I’m melodramatic asf, so when I say that I’m disappointed, I don’t mean that the book was bad.
I just have… unrealistically high expectations, which is almost always my downfall when reading?
So, disclaimer for my entire post: three stars is not a bad rating (why do I feel like I say this every other day) and also, take all of my complaints with a grain of salt. I’m a very cynical person when reading, I think.
But anyways~ overall, this book was really cute. But there were a couple of things that just Did Not Work for me, and I still recommend this book to those who are interested in a contemporary with a fun filmography aspect!
Thank you so much to Feiwel & Friends for sending me a copy of this book!! Of course, my review is completely honest.
Also— some of the links (Indiebound & Book Depository) provided are affiliate links meaning that if you purchased from them I would get a small sum of money.
Tell Me How You Really Feel by Aminah Mae Safi
Sana Khan is a cheerleader and a straight A student. She’s the classic (somewhat obnoxious) overachiever determined to win.
Rachel Recht is a wannabe director who’s obsesssed with movies and ready to make her own masterpiece. As she’s casting her senior film project, she knows she’s found the perfect lead – Sana.
There’s only one problem. Rachel hates Sana. Rachel was the first girl Sana ever asked out, but Rachel thought it was a cruel prank and has detested Sana ever since.
Told in alternative viewpoints and inspired by classic romantic comedies, this engaging and edgy YA novel follows two strongwilled young women falling for each other despite themselves.
Overall, I think that this book has so many good parts to it, and it’ll be so amazing for brown and/or sapphic people to be able to see themselves on a cover. The fact that there are two girls who are shown as explicitly having romantic interest in each other is, quite frankly, amazing.
Also, something very important about this book is that the characters’ sexualities weren’t the focus of the story; they both seemed wholly comfortable with themselves and I just loved that, a lot (and I think it’ll be important for readers to see.)
I do want to note that the words “queer”, “gay”, or “lesbian” weren’t used throughout the book; this was found by another reviewer who was really hurt by this. So, just be aware of this if you want to read the book.
Tell Me How You Really Feel is a multi-POV novel, with perspectives from two QPOC who are most definitely falling in love.
- Sana is a girl who both cheerleads and does amazingly well in her studies. While she got accepted into Princeton for Medicine, she’s entirely unsure if she wants to fully commit & actually, unbeknownst to her family, is pursuing a gap year to take a medical fellowship in India.
- Rachel is someone who manages the film behind the camera, and of course, she excels in it. As someone who got into NYU based off of her teacher’s recommendation, she’s dependent on this teacher’s approval of her delayed final project: a film based off of the tale of Odysseus.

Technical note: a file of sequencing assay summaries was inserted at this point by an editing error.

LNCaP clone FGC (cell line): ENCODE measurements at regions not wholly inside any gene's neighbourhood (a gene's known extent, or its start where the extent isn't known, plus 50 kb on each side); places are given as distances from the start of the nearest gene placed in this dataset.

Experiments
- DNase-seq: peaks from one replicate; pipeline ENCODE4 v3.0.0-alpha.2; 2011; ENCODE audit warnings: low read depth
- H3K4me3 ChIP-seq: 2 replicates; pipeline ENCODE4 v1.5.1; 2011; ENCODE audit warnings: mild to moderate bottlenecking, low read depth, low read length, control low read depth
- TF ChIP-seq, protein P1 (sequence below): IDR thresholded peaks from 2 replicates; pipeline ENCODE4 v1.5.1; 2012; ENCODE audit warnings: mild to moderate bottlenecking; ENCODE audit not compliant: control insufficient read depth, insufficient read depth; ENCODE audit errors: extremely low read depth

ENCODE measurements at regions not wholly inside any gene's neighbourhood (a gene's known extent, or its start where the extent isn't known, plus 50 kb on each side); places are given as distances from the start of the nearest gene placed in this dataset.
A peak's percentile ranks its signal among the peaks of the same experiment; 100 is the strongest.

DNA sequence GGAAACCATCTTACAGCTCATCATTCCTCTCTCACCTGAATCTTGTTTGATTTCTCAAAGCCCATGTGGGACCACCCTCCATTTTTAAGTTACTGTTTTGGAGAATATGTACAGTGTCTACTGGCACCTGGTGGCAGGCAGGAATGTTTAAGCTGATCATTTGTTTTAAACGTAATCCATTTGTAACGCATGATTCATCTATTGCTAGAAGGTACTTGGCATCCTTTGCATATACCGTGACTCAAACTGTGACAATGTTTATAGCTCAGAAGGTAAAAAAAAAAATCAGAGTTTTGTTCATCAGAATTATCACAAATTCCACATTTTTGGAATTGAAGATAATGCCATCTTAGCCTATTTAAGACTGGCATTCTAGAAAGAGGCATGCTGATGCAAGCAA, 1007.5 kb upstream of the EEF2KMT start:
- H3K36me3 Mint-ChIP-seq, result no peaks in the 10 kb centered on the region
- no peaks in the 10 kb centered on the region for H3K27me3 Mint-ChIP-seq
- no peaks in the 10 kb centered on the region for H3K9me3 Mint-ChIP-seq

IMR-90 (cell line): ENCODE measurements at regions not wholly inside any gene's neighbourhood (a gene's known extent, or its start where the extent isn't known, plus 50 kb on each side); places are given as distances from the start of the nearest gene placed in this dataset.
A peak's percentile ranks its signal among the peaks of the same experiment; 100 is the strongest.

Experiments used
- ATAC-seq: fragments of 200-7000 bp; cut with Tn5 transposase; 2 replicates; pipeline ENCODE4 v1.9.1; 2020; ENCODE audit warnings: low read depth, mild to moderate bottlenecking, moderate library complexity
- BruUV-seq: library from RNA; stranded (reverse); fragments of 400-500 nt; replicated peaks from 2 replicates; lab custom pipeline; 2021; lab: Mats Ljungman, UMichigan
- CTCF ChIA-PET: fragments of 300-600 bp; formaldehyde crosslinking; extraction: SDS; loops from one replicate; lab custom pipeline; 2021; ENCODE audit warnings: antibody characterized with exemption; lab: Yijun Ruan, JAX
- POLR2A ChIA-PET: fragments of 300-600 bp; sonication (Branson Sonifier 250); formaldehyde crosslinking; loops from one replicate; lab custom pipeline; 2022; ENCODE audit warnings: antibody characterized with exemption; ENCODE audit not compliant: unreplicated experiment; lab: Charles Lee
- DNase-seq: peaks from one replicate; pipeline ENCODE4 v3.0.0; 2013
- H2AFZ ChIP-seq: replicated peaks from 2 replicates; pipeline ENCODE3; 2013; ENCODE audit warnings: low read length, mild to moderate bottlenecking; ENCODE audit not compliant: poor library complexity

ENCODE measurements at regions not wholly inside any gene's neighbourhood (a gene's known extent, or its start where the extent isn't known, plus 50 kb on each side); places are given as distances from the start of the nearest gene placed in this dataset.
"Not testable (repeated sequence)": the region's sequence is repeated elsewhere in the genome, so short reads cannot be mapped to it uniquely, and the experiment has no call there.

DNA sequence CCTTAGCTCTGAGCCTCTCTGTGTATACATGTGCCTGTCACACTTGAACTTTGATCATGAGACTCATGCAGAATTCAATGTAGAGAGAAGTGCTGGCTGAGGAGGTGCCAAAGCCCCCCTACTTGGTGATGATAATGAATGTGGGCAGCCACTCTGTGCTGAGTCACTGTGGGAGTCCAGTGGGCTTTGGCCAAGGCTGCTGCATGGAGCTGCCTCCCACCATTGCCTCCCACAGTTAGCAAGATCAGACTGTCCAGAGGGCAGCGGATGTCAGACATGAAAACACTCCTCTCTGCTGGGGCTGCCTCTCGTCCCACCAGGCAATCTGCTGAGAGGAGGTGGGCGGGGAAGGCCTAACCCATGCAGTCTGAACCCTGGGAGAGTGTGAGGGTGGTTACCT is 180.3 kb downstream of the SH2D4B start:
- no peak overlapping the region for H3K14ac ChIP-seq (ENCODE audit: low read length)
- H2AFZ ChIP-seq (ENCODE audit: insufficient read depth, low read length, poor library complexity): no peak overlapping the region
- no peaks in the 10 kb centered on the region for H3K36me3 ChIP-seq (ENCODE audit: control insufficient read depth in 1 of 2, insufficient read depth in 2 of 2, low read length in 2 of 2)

Our characters first met during freshman year when Rachel asked Sana out for a date. Naturally, Rachel automatically thought that it was PRANK and if that isn’t lowkey relatable, I don’t know what is.
I think that Rachel’s immediate jump to the conclusion that Sana’s action was based in malicious intent was realistic! However, it was just a HUGE misunderstanding and… I wasn’t 100% convinced of Sana’s train of thought. I felt like Rachel was being extremely unreasonable and downright disrespectful when she gave constant snarky remarks in the beginning, and it seemed as if their “animosity” was only there to create the enemies-to-lovers trope in the story.
(The fact that Sana was still interested in Rachel after everything is still kind of hilarious to me.)
However, I really do think that if Rachel was a White Boy, her mean actions would be overlooked by a lot of other reviewers (as evidenced by… the popularity of a Lot of books). So, that’s something to think about.
I think the main aspect of the story that disappointed me was that the writing that just seemed off for me. At first, I couldn’t put my finger on it, but then I realized that it was just… awkward in general.
I was looking into it, because I was unsure of what other people thought about the writing, so I looked at her debut novel and apparently a lot of other reviewers agreed that her writing was unrealistic?
So, I think that’s something to keep in mind if you’re looking to try this book!! But if you’re not that picky about contemporary writing, and don’t mind some awkward lines, you’re golden.
(Also, people who really like discussions about the art of filming will probably like this one!! I loved the subtle themes of feminism interwoven within Rachel’s struggle with filming The Odyssey.)
Also, something totally random: I was picturing Sana as the one on the right and Rachel as the one on the left (on the cover), but apparently I accidentally switched them!! I was legit having the hardest time trying to switch back AHHHHHHHHH.
By the way, even if I was disappointed by this book, I still loved the setting and the concept of it, so of course I made a Pinterest board. (And I was also searching for books to make Pinterest boards of, because it’s SO FREAKING FUN.)
Also, follow me on Pinterest 😇
>> Trigger warnings for heteronormativity, homophobic microaggressions, parental abandonment, and sexism. (This isn’t a thorough list; if you want to know about any specific trigger don’t hesitate to email/message me!)
>> Specific representation includes lesbian rep (both the main characters), an f/f romance, a Jewish Mexican main character (Rachel), and a Muslim biracial main character who is half Persian + half Indian (Sana).